The flower bulbs are starting to peek out of the soil in my garden. Every year I plant bulbs in the garden plot next to my front yard. I love the expectation of waiting to see them emerge, grow up and eventually bloom.
I was inspired several years ago when a friend and I visited a home on the road leading up to Lake Arrowhead. The owners had planted daffodils one year, then again the next year, and continued to do so for 30 years, never digging up bulbs at the end of the season.
The entire yard and hillside behind their home was carpeted with daffodils of every size and shade of yellow. It was breathtaking. Because people would stop, take photos and tell friends about the place, it became a springtime destination for flower lovers.
It’s easy to envy a floral tableau like the one I saw. But the thought of planting that many bulbs was overwhelming, to say the least. So I appreciated the write-up the owners had posted near their home. In it, the homeowners recounted to visitors that what they were seeing was a culmination of 30 years of planting daffodil bulbs each winter.
The gentle reminder that Rome was not built in a day, nor was “daffodil hill” planted in a winter, was not lost on me. I saw it as an analogy that all beautiful things take time and effort – marriage, children, education and good health.
And let’s not forget food. Menu planning, making a list, and shopping require some work each week. But it pays off in the daily dash for dinner, because everything you need for chopping, slicing and roasting are in your fridge or pantry.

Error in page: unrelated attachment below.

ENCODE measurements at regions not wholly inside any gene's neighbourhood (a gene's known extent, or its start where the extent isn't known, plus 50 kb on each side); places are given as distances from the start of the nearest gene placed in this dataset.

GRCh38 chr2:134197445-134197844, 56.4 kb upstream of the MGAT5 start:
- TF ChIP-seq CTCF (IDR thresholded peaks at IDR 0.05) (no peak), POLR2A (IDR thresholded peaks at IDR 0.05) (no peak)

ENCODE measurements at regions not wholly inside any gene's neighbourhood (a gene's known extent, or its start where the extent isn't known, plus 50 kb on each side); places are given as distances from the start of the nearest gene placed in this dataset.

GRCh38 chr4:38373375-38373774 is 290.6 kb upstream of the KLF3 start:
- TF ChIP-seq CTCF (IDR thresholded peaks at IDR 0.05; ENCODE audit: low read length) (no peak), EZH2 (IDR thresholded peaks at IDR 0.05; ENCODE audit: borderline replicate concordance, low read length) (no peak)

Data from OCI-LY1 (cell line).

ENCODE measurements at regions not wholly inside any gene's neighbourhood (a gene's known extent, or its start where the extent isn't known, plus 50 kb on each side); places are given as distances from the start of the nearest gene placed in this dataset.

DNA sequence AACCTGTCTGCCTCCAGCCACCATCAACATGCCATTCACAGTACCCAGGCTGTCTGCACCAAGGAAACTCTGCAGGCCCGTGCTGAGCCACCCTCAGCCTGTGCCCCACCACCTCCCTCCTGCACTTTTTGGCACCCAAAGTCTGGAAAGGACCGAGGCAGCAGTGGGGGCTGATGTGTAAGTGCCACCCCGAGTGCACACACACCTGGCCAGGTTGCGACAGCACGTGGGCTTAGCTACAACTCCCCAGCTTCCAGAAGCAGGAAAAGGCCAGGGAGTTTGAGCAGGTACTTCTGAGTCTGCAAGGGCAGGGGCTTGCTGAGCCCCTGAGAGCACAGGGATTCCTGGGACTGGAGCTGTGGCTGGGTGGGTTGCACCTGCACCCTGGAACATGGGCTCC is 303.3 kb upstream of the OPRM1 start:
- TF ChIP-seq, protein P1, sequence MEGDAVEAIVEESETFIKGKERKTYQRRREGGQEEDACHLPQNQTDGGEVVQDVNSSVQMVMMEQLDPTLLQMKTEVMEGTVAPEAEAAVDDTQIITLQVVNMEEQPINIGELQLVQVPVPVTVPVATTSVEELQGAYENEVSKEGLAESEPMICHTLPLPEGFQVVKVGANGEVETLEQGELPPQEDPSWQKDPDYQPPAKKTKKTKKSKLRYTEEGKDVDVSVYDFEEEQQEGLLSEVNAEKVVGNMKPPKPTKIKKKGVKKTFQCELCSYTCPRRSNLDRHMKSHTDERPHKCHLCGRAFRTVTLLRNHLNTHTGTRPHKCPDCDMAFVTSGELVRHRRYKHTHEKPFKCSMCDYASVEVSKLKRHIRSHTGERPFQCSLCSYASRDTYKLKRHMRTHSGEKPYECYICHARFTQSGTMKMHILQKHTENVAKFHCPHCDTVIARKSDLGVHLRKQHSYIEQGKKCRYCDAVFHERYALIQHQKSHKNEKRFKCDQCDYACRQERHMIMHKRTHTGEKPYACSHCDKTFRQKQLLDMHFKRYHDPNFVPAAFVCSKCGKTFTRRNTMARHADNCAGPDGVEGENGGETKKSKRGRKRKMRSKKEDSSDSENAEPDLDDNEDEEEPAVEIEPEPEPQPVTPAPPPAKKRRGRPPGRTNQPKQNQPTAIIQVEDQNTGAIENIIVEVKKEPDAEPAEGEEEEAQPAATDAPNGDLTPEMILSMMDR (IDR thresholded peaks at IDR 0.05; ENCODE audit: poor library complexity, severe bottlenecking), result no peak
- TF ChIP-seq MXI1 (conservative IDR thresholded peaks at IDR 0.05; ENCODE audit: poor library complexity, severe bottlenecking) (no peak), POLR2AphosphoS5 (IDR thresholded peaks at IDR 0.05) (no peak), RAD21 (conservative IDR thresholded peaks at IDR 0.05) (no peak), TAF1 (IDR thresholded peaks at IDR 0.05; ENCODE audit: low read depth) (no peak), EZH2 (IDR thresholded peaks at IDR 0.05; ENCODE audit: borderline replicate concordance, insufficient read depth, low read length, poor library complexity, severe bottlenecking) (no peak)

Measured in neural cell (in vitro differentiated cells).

Since the weather is still cool once the sun goes down, I’ve been including veggie soups as an alternative way to get our greens. While we are still eating lots of salads, some evenings just beg for a comforting bowl of soup.
This week’s recipe comes from a recent issue of the magazine “Everyday with Rachel Ray” and can also be viewed on her website rachelraymag.com. I like that this soup includes lots of green veggies like leeks, broccoli and spinach, which all contain good doses of vitamin C and vitamin K.
Plus, it is topped with a little protein in the dairy, nuts and cheese. It is gluten-free and can easily be dairy-free if you leave out (or substitute) the butter, crème fraiche and cheese. Even though there is some chopping to be done, the soup comes together quickly and cooks in under 20 minutes.
As I anticipate the appearance of purple tulips from the bulbs I planted several weeks ago, I will ponder and be grateful for all the things in my life that take time and effort.
- 2 tablespoons olive oil
- 2 tablespoons butter
- 2 leeks, white and light green parts, chopped
- 4 cloves garlic, chopped
- 1 small head broccoli, trimmed, stalks and florets chopped
- 1 large russet potato,
- peeled and coarsely grated on the large holes of a box grater
- 2 tablespoons fresh thyme, chopped
- Salt and pepper
- 1 quart vegetable stock
- 12 ounces fresh spinach, stemmed and chopped
- A little freshly grated or ground nutmeg (1/8 to 1/4 tsp.)
- 2 teaspoons lemon zest, plus juice of 1/2 lemon (about 2 tbsp.)
- Creme fraiche (can substitute sour cream), coarsely chopped toasted hazelnuts and grated Parmigiano-Reggiano, for serving
In a medium soup pot or Dutch oven, heat the oil, two turns of the pan, over medium. Add the butter. When it foams, add the leeks and garlic and cook, stirring often, until the vegetables begin to soften, about 2 minutes. Add the broccoli, potato and thyme; season with salt and pepper. Raise the heat a bit, then cover and cook, stirring occasionally, until the vegetables soften, about 5 minutes.
Add the stock; bring to a boil. Add the spinach, season with the nutmeg and stir until the spinach wilts, 2 to 3 minutes. Remove from the heat. Using an immersion blender or working in batches in a food processor, puree the soup, thinning with water if too thick. Add the lemon zest and juice; season. Serve in shallow bowls topped with the creme fraiche, nuts and cheese.